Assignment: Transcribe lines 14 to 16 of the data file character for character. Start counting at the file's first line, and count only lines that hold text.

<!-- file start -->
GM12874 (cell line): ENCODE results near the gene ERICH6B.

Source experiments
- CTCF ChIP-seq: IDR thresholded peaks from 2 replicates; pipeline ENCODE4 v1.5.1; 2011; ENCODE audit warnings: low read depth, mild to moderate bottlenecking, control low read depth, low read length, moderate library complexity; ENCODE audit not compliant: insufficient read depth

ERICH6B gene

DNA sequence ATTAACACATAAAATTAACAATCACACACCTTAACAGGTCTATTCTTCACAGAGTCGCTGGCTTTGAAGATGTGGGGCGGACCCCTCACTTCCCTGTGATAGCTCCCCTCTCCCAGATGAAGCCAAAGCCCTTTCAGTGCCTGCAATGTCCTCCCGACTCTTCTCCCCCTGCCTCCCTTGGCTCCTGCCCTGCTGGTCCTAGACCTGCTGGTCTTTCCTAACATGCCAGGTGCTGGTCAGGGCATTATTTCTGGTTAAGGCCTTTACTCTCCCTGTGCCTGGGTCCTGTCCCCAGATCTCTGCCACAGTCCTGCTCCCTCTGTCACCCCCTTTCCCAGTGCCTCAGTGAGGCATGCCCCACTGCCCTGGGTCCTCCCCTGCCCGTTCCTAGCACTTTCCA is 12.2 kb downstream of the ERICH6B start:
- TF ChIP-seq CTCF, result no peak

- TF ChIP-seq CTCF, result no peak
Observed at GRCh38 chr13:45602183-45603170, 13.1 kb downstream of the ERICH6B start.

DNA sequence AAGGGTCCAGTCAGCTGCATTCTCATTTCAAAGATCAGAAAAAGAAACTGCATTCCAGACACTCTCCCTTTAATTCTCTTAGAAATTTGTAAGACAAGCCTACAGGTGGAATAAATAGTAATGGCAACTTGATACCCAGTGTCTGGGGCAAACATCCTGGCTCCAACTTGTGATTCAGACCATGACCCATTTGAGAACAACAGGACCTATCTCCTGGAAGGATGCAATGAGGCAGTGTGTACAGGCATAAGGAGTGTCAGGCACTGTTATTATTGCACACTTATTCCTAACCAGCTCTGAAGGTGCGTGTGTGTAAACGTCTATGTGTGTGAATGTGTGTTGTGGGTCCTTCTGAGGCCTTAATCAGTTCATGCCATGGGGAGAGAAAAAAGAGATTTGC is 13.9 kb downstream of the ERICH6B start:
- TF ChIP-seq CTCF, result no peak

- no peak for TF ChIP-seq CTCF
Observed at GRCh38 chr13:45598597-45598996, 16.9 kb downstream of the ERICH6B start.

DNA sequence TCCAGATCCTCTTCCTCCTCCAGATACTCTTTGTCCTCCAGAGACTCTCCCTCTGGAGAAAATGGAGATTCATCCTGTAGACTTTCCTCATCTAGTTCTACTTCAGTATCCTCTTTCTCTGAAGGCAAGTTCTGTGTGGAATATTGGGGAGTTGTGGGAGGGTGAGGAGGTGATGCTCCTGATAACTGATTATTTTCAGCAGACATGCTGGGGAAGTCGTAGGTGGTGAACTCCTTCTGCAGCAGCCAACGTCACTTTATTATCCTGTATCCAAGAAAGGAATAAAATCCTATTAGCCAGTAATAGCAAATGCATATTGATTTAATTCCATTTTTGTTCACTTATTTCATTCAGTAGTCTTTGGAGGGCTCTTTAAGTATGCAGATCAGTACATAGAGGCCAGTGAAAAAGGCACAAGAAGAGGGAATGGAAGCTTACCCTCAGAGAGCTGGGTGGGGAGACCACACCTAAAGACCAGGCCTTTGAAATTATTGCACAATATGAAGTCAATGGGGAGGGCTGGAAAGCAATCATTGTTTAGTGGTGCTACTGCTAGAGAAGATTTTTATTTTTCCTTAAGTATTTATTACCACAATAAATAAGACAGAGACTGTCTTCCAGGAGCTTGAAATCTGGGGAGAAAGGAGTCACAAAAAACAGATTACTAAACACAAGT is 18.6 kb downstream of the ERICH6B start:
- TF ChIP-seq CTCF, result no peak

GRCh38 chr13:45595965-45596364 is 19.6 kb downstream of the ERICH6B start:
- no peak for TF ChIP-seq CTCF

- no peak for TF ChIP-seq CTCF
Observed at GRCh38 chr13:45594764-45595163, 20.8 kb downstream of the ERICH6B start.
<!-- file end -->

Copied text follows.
- TF ChIP-seq CTCF, result no peak

GRCh38 chr13:45595965-45596364 is 19.6 kb downstream of the ERICH6B start:
- no peak for TF ChIP-seq CTCF